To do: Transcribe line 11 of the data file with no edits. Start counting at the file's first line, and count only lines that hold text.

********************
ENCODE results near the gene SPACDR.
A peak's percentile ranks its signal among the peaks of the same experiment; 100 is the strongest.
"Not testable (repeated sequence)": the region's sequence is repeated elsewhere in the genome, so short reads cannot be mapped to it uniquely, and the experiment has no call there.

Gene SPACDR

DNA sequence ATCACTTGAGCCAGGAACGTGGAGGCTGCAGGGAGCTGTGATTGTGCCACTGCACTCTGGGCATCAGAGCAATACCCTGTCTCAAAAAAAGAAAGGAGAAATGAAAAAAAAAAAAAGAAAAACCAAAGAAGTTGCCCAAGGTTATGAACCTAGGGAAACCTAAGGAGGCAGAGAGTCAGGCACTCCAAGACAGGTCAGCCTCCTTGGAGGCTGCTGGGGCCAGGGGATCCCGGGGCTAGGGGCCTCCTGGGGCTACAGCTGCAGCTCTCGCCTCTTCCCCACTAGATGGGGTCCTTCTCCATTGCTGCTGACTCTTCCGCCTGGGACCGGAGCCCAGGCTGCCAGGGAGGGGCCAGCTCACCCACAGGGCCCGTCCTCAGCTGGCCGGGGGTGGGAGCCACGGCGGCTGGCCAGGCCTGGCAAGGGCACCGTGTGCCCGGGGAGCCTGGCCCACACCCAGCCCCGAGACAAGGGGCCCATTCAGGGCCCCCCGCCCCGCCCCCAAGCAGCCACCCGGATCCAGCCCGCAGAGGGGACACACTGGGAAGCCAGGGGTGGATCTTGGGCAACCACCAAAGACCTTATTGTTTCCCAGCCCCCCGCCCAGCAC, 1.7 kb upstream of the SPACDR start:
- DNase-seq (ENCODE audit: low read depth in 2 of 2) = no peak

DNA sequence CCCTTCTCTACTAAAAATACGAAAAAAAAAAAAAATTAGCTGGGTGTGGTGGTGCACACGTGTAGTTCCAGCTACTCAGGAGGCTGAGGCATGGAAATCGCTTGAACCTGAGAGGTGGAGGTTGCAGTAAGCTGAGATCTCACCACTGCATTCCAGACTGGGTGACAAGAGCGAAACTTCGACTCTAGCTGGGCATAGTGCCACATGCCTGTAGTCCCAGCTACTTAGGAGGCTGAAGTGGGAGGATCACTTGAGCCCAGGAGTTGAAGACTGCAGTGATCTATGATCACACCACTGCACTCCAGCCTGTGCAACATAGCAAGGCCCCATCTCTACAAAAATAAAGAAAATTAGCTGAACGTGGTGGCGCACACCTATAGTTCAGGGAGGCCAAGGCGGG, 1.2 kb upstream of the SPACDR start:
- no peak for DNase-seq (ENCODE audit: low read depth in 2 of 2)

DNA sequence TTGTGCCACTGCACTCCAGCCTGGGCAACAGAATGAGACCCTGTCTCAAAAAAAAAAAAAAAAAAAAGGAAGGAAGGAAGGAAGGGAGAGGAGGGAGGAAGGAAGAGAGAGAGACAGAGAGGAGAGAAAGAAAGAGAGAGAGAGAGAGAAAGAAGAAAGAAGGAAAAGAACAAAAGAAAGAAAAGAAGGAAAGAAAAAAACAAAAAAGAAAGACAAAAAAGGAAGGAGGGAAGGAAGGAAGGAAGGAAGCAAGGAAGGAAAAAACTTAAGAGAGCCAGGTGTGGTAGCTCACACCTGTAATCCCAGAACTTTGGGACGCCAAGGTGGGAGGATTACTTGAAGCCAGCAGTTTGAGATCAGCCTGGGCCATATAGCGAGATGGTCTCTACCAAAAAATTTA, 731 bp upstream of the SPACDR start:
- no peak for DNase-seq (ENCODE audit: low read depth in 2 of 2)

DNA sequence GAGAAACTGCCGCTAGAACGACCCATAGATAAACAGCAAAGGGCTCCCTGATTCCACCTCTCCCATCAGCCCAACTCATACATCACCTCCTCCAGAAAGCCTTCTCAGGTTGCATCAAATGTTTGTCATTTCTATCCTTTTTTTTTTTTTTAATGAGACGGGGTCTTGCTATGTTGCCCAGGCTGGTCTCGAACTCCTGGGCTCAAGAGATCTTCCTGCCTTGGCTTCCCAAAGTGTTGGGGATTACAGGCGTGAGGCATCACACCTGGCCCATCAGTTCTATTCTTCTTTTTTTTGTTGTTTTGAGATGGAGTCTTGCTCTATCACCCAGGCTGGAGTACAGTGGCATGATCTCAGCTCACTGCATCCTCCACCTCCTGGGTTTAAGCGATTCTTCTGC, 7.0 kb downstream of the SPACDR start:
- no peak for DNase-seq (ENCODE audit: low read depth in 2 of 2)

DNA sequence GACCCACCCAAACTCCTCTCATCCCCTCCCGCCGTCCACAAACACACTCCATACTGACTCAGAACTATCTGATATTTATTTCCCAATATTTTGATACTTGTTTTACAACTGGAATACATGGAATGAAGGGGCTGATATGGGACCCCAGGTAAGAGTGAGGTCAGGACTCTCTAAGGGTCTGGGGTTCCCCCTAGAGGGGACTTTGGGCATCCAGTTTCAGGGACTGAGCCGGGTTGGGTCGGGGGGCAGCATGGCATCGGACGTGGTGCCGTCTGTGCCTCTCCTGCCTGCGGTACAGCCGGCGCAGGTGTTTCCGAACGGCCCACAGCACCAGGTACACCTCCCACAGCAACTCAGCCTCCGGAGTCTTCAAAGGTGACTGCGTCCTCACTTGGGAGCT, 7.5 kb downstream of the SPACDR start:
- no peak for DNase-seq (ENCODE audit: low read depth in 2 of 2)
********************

DNA sequence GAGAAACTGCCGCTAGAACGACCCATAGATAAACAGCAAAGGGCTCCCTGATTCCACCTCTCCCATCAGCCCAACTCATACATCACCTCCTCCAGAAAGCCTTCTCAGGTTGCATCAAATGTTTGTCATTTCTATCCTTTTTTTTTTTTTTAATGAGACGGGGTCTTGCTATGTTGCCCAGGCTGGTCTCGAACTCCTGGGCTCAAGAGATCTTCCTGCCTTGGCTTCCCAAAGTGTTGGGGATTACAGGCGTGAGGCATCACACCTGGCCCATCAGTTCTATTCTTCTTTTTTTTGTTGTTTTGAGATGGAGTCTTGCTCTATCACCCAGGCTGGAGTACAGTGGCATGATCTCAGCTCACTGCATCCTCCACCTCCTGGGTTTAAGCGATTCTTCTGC, 7.0 kb downstream of the SPACDR start: